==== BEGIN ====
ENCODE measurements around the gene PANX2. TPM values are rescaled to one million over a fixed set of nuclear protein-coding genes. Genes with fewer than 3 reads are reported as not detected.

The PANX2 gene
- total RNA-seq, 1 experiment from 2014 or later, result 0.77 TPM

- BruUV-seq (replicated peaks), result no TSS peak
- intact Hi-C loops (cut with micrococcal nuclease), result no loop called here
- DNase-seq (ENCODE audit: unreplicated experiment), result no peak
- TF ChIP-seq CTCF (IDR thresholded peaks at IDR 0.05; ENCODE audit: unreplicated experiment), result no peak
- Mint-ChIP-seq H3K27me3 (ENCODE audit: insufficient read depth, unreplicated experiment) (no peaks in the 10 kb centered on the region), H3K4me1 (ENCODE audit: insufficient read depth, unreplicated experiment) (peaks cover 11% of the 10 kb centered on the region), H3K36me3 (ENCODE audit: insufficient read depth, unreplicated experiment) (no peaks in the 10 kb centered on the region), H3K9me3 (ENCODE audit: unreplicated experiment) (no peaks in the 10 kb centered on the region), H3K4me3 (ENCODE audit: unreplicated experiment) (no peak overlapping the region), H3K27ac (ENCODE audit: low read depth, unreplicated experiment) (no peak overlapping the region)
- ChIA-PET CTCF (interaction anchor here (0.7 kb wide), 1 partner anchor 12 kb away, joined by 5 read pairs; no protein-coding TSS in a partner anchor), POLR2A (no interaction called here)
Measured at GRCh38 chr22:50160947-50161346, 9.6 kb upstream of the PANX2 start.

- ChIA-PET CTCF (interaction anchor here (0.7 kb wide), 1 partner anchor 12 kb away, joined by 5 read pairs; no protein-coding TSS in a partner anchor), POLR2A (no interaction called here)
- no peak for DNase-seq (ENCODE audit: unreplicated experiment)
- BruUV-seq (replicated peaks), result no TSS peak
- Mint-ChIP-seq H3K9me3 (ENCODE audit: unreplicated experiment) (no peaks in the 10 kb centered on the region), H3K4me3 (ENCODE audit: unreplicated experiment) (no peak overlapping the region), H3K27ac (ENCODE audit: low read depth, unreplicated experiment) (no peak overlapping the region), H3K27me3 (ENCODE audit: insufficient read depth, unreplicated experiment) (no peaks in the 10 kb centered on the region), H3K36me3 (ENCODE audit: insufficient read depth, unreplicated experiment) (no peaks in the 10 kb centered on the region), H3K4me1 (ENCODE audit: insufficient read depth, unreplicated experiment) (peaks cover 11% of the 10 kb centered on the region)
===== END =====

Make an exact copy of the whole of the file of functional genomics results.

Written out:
ENCODE measurements around the gene PANX2. TPM values are rescaled to one million over a fixed set of nuclear protein-coding genes. Genes with fewer than 3 reads are reported as not detected.

The PANX2 gene
- total RNA-seq, 1 experiment from 2014 or later, result 0.77 TPM

- BruUV-seq (replicated peaks), result no TSS peak
- intact Hi-C loops (cut with micrococcal nuclease), result no loop called here
- DNase-seq (ENCODE audit: unreplicated experiment), result no peak
- TF ChIP-seq CTCF (IDR thresholded peaks at IDR 0.05; ENCODE audit: unreplicated experiment), result no peak
- Mint-ChIP-seq H3K27me3 (ENCODE audit: insufficient read depth, unreplicated experiment) (no peaks in the 10 kb centered on the region), H3K4me1 (ENCODE audit: insufficient read depth, unreplicated experiment) (peaks cover 11% of the 10 kb centered on the region), H3K36me3 (ENCODE audit: insufficient read depth, unreplicated experiment) (no peaks in the 10 kb centered on the region), H3K9me3 (ENCODE audit: unreplicated experiment) (no peaks in the 10 kb centered on the region), H3K4me3 (ENCODE audit: unreplicated experiment) (no peak overlapping the region), H3K27ac (ENCODE audit: low read depth, unreplicated experiment) (no peak overlapping the region)
- ChIA-PET CTCF (interaction anchor here (0.7 kb wide), 1 partner anchor 12 kb away, joined by 5 read pairs; no protein-coding TSS in a partner anchor), POLR2A (no interaction called here)
Measured at GRCh38 chr22:50160947-50161346, 9.6 kb upstream of the PANX2 start.

- ChIA-PET CTCF (interaction anchor here (0.7 kb wide), 1 partner anchor 12 kb away, joined by 5 read pairs; no protein-coding TSS in a partner anchor), POLR2A (no interaction called here)
- no peak for DNase-seq (ENCODE audit: unreplicated experiment)
- BruUV-seq (replicated peaks), result no TSS peak
- Mint-ChIP-seq H3K9me3 (ENCODE audit: unreplicated experiment) (no peaks in the 10 kb centered on the region), H3K4me3 (ENCODE audit: unreplicated experiment) (no peak overlapping the region), H3K27ac (ENCODE audit: low read depth, unreplicated experiment) (no peak overlapping the region), H3K27me3 (ENCODE audit: insufficient read depth, unreplicated experiment) (no peaks in the 10 kb centered on the region), H3K36me3 (ENCODE audit: insufficient read depth, unreplicated experiment) (no peaks in the 10 kb centered on the region), H3K4me1 (ENCODE audit: insufficient read depth, unreplicated experiment) (peaks cover 11% of the 10 kb centered on the region)